The Campus, which is surrounded by three large avenues: Pleinlaan, Gen. Jacqueslaan and Triomflaan, is about a 10 minute metro (subway) (station Petillon) drive from the historical city center (station Brussel Centraal). It can also be reached by train (stations Etterbeek or Delta), bus, or tramway (lines 23 and 90). (see map below)
Brussels, the capital of Belgium and of Europe, and the surrounding attractions of Belgium provide many occasions for enjoyment and visits. They are certainly worth taking a few additional days for sightseeing. If you have only one day or less, make sure to walk around the "Grand' Place", the magnificent central square with the town hall, and the surrounding tourist area including the restaurants in the Rue des Bouchers. For further practical information on travel, culture, and tourism, see: Things to see in Brussels and Belgium: Overview.
Brussels is very easy to reach. It is connected by high speed trains (between 1.5 and 3 hour journeys) to London, Paris, Cologne, and Amsterdam. Brussels Airport at Zaventem has direct flights from all major cities and indirect connections from virtually anywhere. You may be able to book tickets inexpensively via www.flights.com. The airport has a 15 minute train service three times per hour to the city centre, from where you can reach your hotel or the campus via the metro (subway). You can also get from the airport directly to the workshop location by taxi, but this is much more expensive.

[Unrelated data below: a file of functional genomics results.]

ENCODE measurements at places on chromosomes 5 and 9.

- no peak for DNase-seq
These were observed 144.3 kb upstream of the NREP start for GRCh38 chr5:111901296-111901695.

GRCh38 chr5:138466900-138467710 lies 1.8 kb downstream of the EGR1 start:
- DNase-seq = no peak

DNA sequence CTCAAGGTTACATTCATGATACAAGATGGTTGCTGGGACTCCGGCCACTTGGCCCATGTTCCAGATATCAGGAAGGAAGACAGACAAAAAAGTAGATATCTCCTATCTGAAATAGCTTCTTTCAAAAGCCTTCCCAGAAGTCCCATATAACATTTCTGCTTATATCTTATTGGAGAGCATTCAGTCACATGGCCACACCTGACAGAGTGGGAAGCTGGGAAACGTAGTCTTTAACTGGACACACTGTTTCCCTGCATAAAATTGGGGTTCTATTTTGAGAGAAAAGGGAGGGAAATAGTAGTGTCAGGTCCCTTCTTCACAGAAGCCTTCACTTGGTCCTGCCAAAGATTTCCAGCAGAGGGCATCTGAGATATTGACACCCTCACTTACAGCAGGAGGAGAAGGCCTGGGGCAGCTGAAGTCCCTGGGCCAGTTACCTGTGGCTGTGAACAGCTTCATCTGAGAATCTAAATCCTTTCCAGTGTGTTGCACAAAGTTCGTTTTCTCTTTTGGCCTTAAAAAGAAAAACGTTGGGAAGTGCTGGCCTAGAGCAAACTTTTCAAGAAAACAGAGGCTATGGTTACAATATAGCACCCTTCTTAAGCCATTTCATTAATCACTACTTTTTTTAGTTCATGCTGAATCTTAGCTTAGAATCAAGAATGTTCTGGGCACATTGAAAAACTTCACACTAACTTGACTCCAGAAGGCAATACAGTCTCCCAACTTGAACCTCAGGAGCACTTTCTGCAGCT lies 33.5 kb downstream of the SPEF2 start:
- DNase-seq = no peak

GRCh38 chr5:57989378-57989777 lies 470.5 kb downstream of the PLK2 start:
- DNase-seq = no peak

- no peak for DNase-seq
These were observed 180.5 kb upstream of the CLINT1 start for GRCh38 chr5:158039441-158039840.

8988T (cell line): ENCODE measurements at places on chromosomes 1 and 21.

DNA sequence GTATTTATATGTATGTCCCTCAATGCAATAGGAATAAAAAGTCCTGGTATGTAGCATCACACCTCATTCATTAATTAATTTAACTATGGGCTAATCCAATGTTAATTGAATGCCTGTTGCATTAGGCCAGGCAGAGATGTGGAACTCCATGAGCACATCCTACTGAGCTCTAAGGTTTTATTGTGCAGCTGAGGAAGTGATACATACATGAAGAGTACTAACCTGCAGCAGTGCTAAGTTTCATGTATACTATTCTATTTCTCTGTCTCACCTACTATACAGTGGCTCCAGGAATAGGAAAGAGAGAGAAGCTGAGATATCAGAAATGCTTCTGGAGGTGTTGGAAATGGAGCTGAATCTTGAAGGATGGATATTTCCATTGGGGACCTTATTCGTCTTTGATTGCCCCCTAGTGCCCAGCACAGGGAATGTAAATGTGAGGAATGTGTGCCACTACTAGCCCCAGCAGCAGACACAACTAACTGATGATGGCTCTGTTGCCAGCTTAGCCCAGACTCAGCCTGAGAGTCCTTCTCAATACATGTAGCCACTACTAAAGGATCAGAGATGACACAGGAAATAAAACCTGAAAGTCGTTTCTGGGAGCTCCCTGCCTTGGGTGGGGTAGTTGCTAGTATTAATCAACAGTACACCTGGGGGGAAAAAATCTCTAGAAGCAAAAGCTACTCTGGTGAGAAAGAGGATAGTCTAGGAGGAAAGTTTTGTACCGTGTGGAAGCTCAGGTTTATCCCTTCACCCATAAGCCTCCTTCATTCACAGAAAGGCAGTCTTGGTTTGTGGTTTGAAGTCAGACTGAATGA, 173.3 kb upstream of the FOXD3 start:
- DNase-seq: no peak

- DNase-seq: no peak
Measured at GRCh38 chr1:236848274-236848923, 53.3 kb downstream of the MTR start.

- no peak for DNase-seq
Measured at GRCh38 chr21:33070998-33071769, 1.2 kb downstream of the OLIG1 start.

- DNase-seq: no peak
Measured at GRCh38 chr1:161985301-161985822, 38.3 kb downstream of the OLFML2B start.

See the Brussels public transport website for calculating the best real-time connection, using subway, tram or bus, from any address in Brussels to the "Vrije Universiteit Brussel" (available only in French and Dutch), or the Brussels subway navigator (English, but only for subway stations), where you should aim for the station "Petillon" that is closest to the campus.
More directions how to reach the campus, how to reach the CHIS Department (same building G as workshop, but different floor; includes good map of campus), Directions to the VUB campus, travel information (somewhat out of date).
Detailed maps of the public transport and main streets in PDF: surroundings
of the VUB, whole
A small number of university guest rooms ($18-23 per day), in the immediate vicinity of the workshop location (Triomflaan, i.e. the main road surrounding the campus, on the N-E side), have already been allocated to specific workshop participants. These offer a basic apartment, living room, bathroom and kitchen, but not the kind of services that you would find in a hotel. The people who booked such a room will have to collect their keys from the building of the night guards ("bewaking") on campus, just next to the big building G where the workshop takes place. (see map below)
Other participants will have to book a hotel on their own. There are
plenty of hotels in Brussels, with rates starting at about $40 per day,
breakfast included. Most of them can be booked over the web, see e.g. Brussel
Hotels in the Google directory, Belgium-Hotels,
Hotels search... Please reserve early, as it may be difficult at times
to still find rooms when you arrive. Unfortunately, there are no hotels
within walking distance of the campus, so it is advisable to choose a hotel
in the center of town or in the European district, close to the main metro
line that passes near the university (direction Hermann-Debroux). For less
expensive accommodation, you can also book a Bed & Breakfast room at
or check some Brussels Youth Hostels
list). If you need assistance to book a hotel, or with the guest rooms,
the secretary of the Center Leo Apostel,
Sylvia Stuer, may be able to help you: firstname.lastname@example.org
The map belows shows the campus itself with its direct surroundings, including the Metro station Petillon, the Center "Leo Apostel" (CLEA), the workshop location in building G, the university restaurant R, the guest room buildings on the Triomflaan, and the building of the "bewaking", where guest room occupants can collect their keys.